I went through a number of different lacing alternatives when I moved to lacing rings after using my lacing strip (with grommets) for the finished version – I found that what worked well with the lacing strip did NOT work well with the lacing rings. I thought I’d share some of my trials with you in case there are other costumers who are interested in how different lacing might look.
One note, I put lacing rings on in a layout for ladder lacing – they would line up differently for spiral lacing. Also, I think that I could have spread my lacing rings out further.
Sorry for the strange angles – all of the photos were taken by me, with the garment ON me… I’ll also note that since I was doing a number of different lacing patterns, I frequently did not lace all the way to the top, and didn’t lace the bodice as tightly closed as it would be worn otherwise. The undergarment (black) is just a modern house dress – ignore that!
Regular ladder lacing
I had originally planned on doing ladder lacing for the bodice, as it looks the most similar to most of my painting inspirations. While doing a fitting, another costumer suggested “double ladder lacing” which I had never heard of, but I’m sure glad she mentioned it! (You’ll see why soon…)
The ladder lacing which worked perfectly with the grommets in the lacing strip did not work whatsoever with my lacing rings – because of course – my rings move. Where the ribbon goes up between two rings on the same side- the rings pinch together. The result is distorted rings and lacing that looks and functions a LOT more like spiral lacing than ladder lacing. I really wasn’t happy with how this looked at all.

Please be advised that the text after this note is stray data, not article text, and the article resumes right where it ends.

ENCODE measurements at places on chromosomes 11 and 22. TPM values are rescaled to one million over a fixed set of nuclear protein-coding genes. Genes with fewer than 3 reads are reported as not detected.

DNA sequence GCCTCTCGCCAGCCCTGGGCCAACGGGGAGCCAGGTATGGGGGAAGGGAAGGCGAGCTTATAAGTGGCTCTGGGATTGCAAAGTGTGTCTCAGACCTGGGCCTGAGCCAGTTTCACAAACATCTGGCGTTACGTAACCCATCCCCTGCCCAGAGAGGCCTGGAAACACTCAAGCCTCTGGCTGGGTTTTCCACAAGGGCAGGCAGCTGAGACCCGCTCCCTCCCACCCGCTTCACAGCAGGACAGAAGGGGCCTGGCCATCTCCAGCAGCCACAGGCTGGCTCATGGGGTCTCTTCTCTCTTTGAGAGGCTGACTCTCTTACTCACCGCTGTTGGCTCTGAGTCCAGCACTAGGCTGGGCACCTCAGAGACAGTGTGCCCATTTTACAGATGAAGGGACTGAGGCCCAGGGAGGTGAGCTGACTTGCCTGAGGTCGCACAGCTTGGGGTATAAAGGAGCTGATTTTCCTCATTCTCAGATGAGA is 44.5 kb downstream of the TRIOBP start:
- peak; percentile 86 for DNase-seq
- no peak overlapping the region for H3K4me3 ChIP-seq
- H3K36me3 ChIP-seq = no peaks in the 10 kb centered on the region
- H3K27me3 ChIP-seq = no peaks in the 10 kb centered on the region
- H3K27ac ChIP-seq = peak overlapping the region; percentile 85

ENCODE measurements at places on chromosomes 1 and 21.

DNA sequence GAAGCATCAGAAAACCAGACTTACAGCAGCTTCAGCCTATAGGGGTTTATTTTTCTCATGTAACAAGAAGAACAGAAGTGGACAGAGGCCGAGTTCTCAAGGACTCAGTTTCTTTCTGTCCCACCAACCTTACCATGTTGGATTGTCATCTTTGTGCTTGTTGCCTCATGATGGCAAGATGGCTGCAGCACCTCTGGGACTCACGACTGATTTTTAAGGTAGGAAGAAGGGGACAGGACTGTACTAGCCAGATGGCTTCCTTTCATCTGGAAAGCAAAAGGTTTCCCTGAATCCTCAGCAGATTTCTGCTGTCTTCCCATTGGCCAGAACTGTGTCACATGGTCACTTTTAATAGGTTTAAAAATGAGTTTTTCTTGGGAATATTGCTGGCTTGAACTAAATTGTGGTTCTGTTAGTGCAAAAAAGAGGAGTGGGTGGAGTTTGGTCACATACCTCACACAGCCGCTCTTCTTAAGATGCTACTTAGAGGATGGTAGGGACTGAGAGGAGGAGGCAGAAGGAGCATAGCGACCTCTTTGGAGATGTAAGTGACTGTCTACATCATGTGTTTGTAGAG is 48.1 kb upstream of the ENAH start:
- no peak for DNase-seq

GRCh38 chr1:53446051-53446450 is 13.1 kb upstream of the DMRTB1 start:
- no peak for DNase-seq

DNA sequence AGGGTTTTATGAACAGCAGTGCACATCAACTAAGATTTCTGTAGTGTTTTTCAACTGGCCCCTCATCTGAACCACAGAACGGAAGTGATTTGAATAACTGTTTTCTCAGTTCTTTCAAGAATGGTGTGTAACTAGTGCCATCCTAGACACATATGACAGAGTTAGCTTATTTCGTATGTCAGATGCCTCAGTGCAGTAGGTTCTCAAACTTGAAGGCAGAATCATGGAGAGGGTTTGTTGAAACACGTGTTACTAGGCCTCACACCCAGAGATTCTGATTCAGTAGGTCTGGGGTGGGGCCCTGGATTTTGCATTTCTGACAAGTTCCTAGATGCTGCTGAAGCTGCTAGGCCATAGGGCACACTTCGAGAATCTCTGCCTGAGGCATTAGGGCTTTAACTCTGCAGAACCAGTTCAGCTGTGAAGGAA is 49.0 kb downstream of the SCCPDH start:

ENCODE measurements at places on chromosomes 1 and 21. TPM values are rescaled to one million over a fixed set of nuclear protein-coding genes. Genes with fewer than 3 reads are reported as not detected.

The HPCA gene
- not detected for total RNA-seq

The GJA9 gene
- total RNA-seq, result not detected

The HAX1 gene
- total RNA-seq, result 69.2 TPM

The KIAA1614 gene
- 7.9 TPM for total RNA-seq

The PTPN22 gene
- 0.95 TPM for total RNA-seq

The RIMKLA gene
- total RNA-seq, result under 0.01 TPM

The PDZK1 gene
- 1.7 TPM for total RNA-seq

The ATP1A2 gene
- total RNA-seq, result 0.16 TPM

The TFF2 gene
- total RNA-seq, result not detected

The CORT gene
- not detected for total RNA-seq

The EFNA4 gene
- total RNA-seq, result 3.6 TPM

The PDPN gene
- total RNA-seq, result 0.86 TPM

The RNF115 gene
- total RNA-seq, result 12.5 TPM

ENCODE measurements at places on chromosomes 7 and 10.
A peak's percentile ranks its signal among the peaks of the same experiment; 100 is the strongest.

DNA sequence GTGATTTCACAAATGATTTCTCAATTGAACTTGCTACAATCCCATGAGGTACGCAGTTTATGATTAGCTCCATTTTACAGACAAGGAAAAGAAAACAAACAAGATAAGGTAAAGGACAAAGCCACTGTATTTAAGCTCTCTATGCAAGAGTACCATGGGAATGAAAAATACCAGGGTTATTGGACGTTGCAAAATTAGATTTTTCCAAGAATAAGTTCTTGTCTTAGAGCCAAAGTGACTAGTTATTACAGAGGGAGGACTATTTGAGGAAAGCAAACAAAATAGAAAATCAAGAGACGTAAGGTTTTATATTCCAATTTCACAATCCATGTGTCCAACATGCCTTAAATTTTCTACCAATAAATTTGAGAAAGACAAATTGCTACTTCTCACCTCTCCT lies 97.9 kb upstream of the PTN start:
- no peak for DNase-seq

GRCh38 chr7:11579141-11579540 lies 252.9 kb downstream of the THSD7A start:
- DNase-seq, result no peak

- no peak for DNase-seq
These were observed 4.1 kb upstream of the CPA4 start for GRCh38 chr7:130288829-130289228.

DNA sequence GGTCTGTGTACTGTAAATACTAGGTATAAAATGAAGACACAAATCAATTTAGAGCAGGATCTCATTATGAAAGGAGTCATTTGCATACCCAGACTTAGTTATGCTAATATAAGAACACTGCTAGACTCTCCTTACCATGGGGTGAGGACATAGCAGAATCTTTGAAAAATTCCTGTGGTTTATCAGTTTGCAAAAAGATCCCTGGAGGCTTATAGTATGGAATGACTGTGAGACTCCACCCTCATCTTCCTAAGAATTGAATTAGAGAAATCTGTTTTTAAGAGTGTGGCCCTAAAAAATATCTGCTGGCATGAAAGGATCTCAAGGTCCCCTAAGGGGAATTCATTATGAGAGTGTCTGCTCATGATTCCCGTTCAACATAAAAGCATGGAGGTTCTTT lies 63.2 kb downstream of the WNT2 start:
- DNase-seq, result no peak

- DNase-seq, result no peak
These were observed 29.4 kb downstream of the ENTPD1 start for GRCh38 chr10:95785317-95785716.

The advantages of this – well with the grommets it worked well, laces up pretty quickly, and looks right.
The disadvantages – you pretty much have to be laced into your garment, since you wouldn’t really want to have the long length hanging anywhere. You have to tie it off at top and bottom which I found a bit strange (just because I haven’t done it before) and it’s REALLY hard to tighten things up.
Next I gave spiral lacing a try.
This is when I realized that my lacing rings were probably too close together – there’s a LOT of ribbon here compared to the inspiration paintings. I wasn’t even going to THINK of removing them and doing them again though, and when I did get down to the double-ladder lacing, I think it works out ok.
For the spiral lacing, the rings lay properly which I like.
What I don’t like is that most of my portraits don’t show spiral lacing… but rather ladder lacing or a herringbone lacing method. (Which honestly, I wasn’t even going to try to attempt at this point, since I knew I’d be lacing myself into my dress…)
The advantages of this – it looks nice, there’s lots of historical depictions of it, and it laces up reasonably quickly.
The disadvantages – as above, you pretty much have to be laced into your garment, since you wouldn’t really want to have the long length hanging anywhere. You have to tie it off at top and bottom which I found a bit strange (just because I haven’t done it before) and it’s REALLY hard to tighten things up. You basically have to do it line by line…